Sunday, September 8, 2019

I Think God Can Explain



"It's alright,
I'm okay,
I think God can explain..."


Ever been bowled over by impermanence?

Yeah, I actually just said that. Bowled over by impermanence. Doesn't that sound bizarre?

But have you?

Have you ever been stopped in your tracks by the knowledge that nothing here on earth lasts? 


Before Mass this morning, talking to God and drinking in the beauty around me, I was struck by the need to appreciate everything that was there, right then, because... it's all impermanent.

Sometimes this really gets to me. Deeply. Today is one of those days.

We don't know how long things will last in our lives. These beautiful places, wonderful people... how long will it be before the places aren't as beautiful, those people are gone, whether only gone from us, or gone from this life? Particularly when we think of the people in our lives, those we love - we don't know how long they will be near to us.

I know. Painful thoughts. That pain impressed itself on my heart over the last several years, as I've lost people to death, and also lost a friendship or two I thought would endure, and lost a place I'd loved because I felt I had no choice but to leave. For whatever reason, it reminds me of Pink Floyd's question, "Did you exchange a walk on part in the war for a lead role in a cage?"

And yes, I felt caged. Caged, because when things you thought would last don't, sometimes you keep that to yourself. Am I right? Because admitting that you loved some place or some thing or some one in your life, admitting that vulnerability - and that you suffered because of it - acknowledging that whatever emotional and spiritual investment you made yielded pain - somehow makes you weak, or means you should've known better - or worse, that you deserved it. We've all been told one of these things, maybe all of them. I think they're all lies. Vulnerability does not make us weak, loving those who hurt us deeply, or loving someone and losing them (in any sense) does not mean we should've known better, and as for "deserving it," I don't ascribe karmic attributes to God.

Not-so-random sidebar for those who like to think about these things: These losses are a form of death for us. So choosing to loving again after loss is a kind of resurrection, isn't it?
Okay, that's another post for another time.

If you listened to alt-rock in the late '90s, you might remember a song called "I Think God Can Explain" by Splender. It resonated with me then, and it resonates with me when it shows up on a playlist now - as it did earlier this afternoon as I was starting to write this - no coincidences, right? It opens with these words:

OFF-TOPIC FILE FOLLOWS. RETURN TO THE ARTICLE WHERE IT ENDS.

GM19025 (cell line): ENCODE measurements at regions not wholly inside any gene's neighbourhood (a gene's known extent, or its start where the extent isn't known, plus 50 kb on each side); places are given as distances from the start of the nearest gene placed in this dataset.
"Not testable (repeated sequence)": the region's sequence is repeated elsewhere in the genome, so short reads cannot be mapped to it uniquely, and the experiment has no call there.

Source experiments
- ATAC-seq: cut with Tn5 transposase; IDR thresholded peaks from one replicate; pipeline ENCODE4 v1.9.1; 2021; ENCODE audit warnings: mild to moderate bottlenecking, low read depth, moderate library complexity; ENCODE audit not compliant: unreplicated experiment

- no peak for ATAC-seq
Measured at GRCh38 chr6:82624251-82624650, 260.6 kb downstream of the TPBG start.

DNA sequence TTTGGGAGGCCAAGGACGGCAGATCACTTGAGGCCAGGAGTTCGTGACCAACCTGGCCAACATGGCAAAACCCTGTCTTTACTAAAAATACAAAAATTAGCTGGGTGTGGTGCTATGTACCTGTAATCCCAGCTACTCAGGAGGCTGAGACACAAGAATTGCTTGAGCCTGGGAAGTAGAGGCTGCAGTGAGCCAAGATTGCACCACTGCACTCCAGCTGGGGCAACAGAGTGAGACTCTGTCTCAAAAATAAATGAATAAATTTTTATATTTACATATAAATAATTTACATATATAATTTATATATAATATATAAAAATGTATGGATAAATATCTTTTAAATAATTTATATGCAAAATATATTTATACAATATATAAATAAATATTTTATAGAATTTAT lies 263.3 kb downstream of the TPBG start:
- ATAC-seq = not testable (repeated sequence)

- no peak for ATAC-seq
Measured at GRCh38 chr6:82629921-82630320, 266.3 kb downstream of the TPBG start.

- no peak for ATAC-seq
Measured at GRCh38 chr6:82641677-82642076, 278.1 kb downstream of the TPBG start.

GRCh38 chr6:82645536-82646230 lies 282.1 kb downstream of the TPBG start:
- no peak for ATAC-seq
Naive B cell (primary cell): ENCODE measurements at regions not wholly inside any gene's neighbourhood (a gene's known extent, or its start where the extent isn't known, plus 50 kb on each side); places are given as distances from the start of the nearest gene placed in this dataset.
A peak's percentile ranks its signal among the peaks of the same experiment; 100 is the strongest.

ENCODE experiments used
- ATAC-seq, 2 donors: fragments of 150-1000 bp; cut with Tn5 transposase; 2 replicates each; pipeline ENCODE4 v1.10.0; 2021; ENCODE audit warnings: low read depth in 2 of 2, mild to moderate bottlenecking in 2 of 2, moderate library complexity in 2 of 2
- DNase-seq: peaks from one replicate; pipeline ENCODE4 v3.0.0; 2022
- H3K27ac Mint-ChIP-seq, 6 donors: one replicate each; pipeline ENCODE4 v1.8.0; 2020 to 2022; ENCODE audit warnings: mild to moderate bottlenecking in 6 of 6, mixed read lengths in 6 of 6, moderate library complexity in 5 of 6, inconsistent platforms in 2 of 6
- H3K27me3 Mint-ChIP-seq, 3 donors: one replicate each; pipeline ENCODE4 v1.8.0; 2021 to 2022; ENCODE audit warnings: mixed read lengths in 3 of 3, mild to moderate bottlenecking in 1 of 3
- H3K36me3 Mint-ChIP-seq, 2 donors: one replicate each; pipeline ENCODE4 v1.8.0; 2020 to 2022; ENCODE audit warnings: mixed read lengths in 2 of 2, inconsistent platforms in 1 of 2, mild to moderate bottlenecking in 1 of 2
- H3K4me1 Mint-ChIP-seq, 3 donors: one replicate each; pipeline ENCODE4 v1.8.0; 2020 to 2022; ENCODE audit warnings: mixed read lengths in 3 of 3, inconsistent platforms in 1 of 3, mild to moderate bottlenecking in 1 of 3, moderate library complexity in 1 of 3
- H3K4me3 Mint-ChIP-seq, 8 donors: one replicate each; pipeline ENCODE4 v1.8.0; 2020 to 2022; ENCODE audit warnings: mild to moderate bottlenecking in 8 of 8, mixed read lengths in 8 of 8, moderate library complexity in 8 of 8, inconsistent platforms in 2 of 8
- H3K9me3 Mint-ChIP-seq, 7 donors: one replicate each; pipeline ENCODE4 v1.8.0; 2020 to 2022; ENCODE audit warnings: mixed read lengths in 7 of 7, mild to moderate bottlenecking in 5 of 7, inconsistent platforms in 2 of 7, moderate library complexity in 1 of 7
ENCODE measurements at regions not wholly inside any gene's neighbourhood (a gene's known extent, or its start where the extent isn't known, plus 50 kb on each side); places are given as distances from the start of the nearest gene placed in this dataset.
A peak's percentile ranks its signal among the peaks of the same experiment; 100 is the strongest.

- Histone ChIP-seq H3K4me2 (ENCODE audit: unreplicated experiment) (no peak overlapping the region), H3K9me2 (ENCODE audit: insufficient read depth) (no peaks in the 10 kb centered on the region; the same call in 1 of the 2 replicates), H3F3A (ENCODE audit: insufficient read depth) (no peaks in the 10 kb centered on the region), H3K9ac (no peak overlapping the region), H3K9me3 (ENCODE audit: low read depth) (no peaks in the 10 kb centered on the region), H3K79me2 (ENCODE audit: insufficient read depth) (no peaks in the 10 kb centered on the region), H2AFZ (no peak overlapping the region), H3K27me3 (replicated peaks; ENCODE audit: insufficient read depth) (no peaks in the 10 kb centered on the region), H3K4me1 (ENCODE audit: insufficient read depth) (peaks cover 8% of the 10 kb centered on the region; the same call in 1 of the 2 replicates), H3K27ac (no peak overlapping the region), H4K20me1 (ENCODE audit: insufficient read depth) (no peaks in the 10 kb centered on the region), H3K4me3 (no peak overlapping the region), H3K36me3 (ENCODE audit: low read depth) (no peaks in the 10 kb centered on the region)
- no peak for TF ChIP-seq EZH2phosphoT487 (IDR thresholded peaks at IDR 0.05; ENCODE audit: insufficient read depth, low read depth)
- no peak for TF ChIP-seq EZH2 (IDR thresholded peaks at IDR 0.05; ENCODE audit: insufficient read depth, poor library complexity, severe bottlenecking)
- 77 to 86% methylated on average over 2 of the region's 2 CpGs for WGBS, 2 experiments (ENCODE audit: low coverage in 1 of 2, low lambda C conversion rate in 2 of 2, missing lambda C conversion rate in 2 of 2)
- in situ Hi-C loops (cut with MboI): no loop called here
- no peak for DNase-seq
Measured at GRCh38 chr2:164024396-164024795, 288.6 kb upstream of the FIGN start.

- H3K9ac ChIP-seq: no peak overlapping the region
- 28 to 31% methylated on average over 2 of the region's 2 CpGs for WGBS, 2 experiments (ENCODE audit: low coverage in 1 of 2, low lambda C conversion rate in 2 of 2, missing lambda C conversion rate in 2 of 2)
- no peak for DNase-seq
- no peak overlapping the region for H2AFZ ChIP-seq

"There's a lot of things I understand
And there's a lot of things that I don't want to know
But you're the only face I recognize
It's so damn sweet of you to look me in the eyes

It's alright,
I'm okay
I think God can explain..."


If you're reading this and you don't believe in God, I'm sure this seems ridiculous, but you've made it this far and you're still reading, so why stop now?

I'm a scientist - I like to explain things, and I like facts, but loss, and pain, and impermanence, have taught me (among other things) that there are questions I can't answer, and that I ultimately don't need answered now.

And, yes, I do think God can explain, but I don't necessarily think he's sharing those explanations. In fact, I'm not sure the explanations are all that important. And if I'm headed for brute-force honesty, I wish we wouldn't try to explain things for God, because we don't do it well. Yes, it's human nature and all of that, but we do not truly know the mind of God - "we see through a glass, darkly".

Fact of life: 
If you love, you will suffer. The important thing is what we do as a result.

Do we become callused, hard, unreachable? Or do we learn compassion, deeper love, empathy - the value of vulnerability? Will our world shrink, as we seek to avoid pain? Or will our world expand, embracing others while accepting that the risk of love is pain, but that love is not an option - love is a must - that we need others, and they need us? The vulnerability and gift of self that allows us to form relationships is indeed one of the very graces that sustains us through loss and change. We are not islands, and ours need to be the faces that others recognize. Love is not an option.

Yes, I know the wonderful "nouns"... people, places, and things... in my life are impermanent - and that hurts because I love them all. But though I am not in control of the unfolding of time, I also cannot not love them, so I know - and I accept - in some measure I choose pain by choosing them.

I think God can explain.